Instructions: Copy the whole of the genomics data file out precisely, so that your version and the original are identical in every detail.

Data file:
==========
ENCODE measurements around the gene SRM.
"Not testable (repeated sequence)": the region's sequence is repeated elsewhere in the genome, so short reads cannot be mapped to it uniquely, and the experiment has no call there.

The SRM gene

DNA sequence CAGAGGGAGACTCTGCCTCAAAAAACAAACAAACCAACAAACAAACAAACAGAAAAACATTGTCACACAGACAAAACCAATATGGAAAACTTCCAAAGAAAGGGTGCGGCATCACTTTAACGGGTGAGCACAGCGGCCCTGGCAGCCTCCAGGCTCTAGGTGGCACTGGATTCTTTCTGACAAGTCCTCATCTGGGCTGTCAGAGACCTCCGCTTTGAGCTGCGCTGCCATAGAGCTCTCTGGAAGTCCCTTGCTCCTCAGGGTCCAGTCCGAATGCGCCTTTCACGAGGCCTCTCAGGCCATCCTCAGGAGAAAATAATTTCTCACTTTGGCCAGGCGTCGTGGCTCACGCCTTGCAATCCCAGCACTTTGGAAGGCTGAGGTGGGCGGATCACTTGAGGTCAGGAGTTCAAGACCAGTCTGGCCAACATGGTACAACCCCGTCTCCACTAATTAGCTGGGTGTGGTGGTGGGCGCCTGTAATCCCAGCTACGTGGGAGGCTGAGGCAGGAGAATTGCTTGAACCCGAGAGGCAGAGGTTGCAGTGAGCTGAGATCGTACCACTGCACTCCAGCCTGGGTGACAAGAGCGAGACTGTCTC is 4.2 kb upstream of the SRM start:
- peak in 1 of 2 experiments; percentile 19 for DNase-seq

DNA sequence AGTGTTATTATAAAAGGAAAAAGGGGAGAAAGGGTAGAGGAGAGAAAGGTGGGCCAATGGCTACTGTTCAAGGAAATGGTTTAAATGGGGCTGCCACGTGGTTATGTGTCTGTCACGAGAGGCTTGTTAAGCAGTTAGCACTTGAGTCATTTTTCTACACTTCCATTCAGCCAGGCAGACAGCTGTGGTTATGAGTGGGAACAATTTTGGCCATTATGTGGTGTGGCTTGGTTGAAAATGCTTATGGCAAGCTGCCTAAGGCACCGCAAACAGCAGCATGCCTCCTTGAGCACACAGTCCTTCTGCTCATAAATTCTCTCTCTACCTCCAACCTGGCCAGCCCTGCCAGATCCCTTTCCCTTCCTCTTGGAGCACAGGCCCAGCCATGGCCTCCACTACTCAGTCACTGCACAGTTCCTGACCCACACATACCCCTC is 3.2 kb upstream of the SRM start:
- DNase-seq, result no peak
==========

ENCODE measurements around the gene SRM.
"Not testable (repeated sequence)": the region's sequence is repeated elsewhere in the genome, so short reads cannot be mapped to it uniquely, and the experiment has no call there.

The SRM gene

DNA sequence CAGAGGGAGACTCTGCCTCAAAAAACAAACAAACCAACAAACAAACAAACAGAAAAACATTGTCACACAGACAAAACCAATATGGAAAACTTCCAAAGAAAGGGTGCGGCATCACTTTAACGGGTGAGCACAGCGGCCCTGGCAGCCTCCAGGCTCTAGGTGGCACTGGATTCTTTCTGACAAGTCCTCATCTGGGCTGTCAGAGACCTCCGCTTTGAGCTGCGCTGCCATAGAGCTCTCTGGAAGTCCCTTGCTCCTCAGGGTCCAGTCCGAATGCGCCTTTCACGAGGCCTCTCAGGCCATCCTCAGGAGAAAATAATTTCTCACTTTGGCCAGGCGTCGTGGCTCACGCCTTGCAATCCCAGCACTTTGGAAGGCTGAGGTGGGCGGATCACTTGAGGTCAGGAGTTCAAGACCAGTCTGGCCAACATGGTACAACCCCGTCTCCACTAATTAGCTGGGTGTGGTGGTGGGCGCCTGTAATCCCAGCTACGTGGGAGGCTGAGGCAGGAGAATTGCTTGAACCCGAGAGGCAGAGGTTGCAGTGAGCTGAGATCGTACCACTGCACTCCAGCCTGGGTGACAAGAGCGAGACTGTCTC is 4.2 kb upstream of the SRM start:
- peak in 1 of 2 experiments; percentile 19 for DNase-seq

DNA sequence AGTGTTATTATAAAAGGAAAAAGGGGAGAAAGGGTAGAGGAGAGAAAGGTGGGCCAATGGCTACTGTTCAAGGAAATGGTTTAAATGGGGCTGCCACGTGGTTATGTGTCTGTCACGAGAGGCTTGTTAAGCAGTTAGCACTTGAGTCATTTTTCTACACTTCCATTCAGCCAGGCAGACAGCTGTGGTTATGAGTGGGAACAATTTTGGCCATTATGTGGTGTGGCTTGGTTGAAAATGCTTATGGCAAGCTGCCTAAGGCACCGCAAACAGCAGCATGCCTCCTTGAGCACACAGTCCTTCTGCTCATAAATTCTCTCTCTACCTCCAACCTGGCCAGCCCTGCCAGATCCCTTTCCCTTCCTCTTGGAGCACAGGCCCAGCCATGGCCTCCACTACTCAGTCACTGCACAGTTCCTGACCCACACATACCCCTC is 3.2 kb upstream of the SRM start:
- DNase-seq, result no peak